Mu-Ghayeb: A culture-specific response to bereavement in Oman

Samir Al-Adawi, Rustam Burjorjee, Ihsan Al-Issa

Research output: Contribution to journalArticle

16 Citations (Scopus)
5 Downloads (Pure)

Abstract

Studies with normal subjects and patients suggest that in grieving the dead, the bereaved has to go through a progressive course of psychological and social reorganization. The Mu Ghayeb belief in Omani society involves a complete denial of the loss for a relatively long period with the expectation of the return of the dead. This belief persists even after an elaborate ritual of burial and a prescribed period of mourning. The deceased are expected to leave the grave after burial and join their families when the spell placed on them by a sorcerer is broken or counteracted. Although the Mu Ghayeb belief is inconsistent with Muslim religion, it may be explained in terms of sudden and untimely death which used to be rife in the seafaring Omani society.

Original languageEnglish
Pages (from-to)144-151
Number of pages8
JournalInternational Journal of Social Psychiatry
Volume43
Issue number2
DOIs
Publication statusPublished - Jun 1997

Fingerprint

Oman
Bereavement
Burial
Islam
Ceremonial Behavior
Grief
Religion
Sudden Death
Psychology

ASJC Scopus subject areas

  • Psychiatry and Mental health

Cite this

Mu-Ghayeb : A culture-specific response to bereavement in Oman. / Al-Adawi, Samir; Burjorjee, Rustam; Al-Issa, Ihsan.

In: International Journal of Social Psychiatry, Vol. 43, No. 2, 06.1997, p. 144-151.

Research output: Contribution to journalArticle

Al-Adawi, Samir ; Burjorjee, Rustam ; Al-Issa, Ihsan. / Mu-Ghayeb : A culture-specific response to bereavement in Oman. In: International Journal of Social Psychiatry. 1997 ; Vol. 43, No. 2. pp. 144-151.
@article{7ff957dc1b9a4d338541bdaa894514bf,
title = "Mu-Ghayeb: A culture-specific response to bereavement in Oman",
abstract = "Studies with normal subjects and patients suggest that in grieving the dead, the bereaved has to go through a progressive course of psychological and social reorganization. The Mu Ghayeb belief in Omani society involves a complete denial of the loss for a relatively long period with the expectation of the return of the dead. This belief persists even after an elaborate ritual of burial and a prescribed period of mourning. The deceased are expected to leave the grave after burial and join their families when the spell placed on them by a sorcerer is broken or counteracted. Although the Mu Ghayeb belief is inconsistent with Muslim religion, it may be explained in terms of sudden and untimely death which used to be rife in the seafaring Omani society.",
author = "Samir Al-Adawi and Rustam Burjorjee and Ihsan Al-Issa",
year = "1997",
month = "6",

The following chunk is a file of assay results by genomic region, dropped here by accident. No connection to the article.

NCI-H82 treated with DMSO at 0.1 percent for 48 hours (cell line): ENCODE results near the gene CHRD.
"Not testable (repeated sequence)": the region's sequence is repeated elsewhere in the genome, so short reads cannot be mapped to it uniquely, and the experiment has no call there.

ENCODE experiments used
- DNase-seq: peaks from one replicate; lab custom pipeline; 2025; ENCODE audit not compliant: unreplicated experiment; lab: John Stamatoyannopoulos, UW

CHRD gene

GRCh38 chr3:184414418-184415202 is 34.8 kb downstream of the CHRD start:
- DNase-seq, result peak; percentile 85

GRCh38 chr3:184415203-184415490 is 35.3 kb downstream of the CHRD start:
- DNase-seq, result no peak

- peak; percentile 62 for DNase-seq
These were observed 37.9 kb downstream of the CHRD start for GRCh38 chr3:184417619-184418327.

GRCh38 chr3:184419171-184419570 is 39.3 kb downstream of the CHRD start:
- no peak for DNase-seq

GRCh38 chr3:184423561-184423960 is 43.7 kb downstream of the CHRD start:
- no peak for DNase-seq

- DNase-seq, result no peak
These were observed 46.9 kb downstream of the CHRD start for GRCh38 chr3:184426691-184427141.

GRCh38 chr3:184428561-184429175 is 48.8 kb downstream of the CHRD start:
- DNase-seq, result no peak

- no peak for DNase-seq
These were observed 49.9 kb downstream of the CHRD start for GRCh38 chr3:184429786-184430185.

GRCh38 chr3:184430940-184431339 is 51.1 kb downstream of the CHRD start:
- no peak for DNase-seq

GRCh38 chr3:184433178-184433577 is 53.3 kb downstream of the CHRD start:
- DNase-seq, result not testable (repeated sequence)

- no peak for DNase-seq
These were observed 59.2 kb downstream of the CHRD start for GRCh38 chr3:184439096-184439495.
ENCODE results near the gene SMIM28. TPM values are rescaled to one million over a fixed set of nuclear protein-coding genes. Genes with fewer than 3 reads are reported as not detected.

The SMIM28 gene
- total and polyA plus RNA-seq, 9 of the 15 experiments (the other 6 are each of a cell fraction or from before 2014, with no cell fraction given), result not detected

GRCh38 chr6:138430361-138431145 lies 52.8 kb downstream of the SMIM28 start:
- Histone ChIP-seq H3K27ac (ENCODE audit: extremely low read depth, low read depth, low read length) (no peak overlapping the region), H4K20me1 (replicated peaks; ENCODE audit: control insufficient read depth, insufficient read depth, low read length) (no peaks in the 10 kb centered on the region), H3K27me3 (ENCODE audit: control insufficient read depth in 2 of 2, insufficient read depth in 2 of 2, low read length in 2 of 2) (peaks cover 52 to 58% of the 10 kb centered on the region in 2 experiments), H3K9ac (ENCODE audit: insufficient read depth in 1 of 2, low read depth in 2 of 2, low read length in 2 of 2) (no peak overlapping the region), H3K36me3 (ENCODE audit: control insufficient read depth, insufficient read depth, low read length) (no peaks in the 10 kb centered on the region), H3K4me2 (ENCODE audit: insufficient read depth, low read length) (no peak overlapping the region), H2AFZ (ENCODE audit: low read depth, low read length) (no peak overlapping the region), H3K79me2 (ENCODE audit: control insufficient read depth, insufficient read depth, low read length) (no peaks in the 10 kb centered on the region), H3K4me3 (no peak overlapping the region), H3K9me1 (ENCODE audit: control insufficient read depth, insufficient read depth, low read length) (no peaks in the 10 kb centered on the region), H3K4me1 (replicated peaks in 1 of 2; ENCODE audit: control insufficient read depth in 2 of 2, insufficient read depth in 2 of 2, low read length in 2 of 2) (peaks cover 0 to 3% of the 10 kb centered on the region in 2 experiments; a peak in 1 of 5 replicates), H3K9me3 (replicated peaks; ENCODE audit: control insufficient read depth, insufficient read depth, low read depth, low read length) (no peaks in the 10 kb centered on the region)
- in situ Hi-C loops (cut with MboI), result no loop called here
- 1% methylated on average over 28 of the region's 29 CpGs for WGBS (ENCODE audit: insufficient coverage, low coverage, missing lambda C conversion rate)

doi = "10.1177/002076409704300207",
language = "English",
volume = "43",
pages = "144--151",
journal = "International Journal of Social Psychiatry",
issn = "0020-7640",
publisher = "SAGE Publications Ltd",
number = "2",

}

TY - JOUR

T1 - Mu-Ghayeb

T2 - A culture-specific response to bereavement in Oman

AU - Al-Adawi, Samir

AU - Burjorjee, Rustam

AU - Al-Issa, Ihsan

PY - 1997/6

Y1 - 1997/6

N2 - Studies with normal subjects and patients suggest that in grieving the dead, the bereaved has to go through a progressive course of psychological and social reorganization. The Mu Ghayeb belief in Omani society involves a complete denial of the loss for a relatively long period with the expectation of the return of the dead. This belief persists even after an elaborate ritual of burial and a prescribed period of mourning. The deceased are expected to leave the grave after burial and join their families when the spell placed on them by a sorcerer is broken or counteracted. Although the Mu Ghayeb belief is inconsistent with Muslim religion, it may be explained in terms of sudden and untimely death which used to be rife in the seafaring Omani society.

AB - Studies with normal subjects and patients suggest that in grieving the dead, the bereaved has to go through a progressive course of psychological and social reorganization. The Mu Ghayeb belief in Omani society involves a complete denial of the loss for a relatively long period with the expectation of the return of the dead. This belief persists even after an elaborate ritual of burial and a prescribed period of mourning. The deceased are expected to leave the grave after burial and join their families when the spell placed on them by a sorcerer is broken or counteracted. Although the Mu Ghayeb belief is inconsistent with Muslim religion, it may be explained in terms of sudden and untimely death which used to be rife in the seafaring Omani society.

UR - http://www.scopus.com/inward/record.url?scp=0030791149&partnerID=8YFLogxK

UR - http://www.scopus.com/inward/citedby.url?scp=0030791149&partnerID=8YFLogxK

U2 - 10.1177/002076409704300207

DO - 10.1177/002076409704300207

M3 - Article

C2 - 9252827

AN - SCOPUS:0030791149

VL - 43

SP - 144

EP - 151

JO - International Journal of Social Psychiatry

JF - International Journal of Social Psychiatry

SN - 0020-7640

IS - 2

ER -